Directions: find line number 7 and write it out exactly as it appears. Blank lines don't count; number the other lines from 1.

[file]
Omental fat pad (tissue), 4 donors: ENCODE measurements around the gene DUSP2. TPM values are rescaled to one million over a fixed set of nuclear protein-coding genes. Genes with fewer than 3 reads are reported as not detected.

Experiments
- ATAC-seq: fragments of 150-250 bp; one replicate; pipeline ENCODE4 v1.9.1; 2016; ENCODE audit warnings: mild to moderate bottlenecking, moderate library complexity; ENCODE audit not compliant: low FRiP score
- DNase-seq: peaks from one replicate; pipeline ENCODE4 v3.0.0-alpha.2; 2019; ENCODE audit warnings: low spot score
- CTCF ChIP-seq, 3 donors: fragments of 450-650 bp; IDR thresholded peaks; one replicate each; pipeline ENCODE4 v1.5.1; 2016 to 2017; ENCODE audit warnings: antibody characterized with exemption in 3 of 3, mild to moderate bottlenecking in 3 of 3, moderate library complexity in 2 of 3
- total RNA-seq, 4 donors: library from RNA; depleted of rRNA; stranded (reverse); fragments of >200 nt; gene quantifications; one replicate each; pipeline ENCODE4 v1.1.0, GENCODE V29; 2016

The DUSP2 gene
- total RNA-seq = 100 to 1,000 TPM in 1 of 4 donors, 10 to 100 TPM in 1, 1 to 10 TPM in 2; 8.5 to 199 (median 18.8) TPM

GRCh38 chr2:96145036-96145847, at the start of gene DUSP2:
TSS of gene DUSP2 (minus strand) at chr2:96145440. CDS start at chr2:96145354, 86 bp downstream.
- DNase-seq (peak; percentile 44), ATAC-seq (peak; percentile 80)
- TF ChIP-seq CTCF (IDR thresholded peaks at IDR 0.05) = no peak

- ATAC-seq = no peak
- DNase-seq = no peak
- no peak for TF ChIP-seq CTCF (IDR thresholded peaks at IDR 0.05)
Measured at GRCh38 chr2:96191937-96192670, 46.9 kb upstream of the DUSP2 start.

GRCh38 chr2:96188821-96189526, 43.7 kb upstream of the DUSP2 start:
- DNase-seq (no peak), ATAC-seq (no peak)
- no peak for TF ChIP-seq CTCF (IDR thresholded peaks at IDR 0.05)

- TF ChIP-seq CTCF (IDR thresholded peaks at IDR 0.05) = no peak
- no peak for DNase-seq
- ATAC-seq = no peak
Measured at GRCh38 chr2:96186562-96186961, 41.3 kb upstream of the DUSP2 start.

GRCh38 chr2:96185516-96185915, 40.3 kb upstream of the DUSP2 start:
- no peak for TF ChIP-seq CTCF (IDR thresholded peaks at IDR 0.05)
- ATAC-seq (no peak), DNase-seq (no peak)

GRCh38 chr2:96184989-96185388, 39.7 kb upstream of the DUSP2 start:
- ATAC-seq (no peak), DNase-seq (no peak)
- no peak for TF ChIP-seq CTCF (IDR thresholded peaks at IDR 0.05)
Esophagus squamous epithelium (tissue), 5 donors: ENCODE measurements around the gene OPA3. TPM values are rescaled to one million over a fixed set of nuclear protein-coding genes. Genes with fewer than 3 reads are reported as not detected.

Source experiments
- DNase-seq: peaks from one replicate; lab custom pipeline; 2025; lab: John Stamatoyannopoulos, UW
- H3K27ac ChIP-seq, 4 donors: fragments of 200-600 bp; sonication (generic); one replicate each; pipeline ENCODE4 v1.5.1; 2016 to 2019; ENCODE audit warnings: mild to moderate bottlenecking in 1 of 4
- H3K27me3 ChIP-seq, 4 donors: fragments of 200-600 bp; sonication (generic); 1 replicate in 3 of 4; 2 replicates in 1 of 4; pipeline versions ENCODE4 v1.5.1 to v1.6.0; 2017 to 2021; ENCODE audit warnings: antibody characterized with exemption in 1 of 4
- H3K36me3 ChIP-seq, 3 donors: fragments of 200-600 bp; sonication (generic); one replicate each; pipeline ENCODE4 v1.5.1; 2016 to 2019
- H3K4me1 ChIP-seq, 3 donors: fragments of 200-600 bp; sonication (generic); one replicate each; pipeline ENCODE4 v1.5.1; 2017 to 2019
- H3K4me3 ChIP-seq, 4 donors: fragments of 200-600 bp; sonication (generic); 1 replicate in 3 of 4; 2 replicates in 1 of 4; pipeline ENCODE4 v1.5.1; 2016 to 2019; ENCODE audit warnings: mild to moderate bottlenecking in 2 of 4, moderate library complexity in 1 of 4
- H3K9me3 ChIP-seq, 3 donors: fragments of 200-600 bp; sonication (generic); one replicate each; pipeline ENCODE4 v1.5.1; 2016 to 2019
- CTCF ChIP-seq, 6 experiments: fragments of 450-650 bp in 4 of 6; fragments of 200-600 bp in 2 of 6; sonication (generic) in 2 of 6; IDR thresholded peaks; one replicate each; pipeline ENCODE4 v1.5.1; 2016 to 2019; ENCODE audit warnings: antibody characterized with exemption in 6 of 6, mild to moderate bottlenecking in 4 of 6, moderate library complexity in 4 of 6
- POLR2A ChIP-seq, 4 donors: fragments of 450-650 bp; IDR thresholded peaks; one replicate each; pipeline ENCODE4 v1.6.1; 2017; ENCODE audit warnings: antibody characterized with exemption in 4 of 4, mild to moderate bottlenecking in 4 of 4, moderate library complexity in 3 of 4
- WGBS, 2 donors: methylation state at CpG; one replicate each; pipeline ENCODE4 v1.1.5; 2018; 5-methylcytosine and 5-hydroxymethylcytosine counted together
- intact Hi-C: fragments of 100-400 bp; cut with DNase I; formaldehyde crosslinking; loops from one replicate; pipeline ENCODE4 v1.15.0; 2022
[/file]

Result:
The DUSP2 gene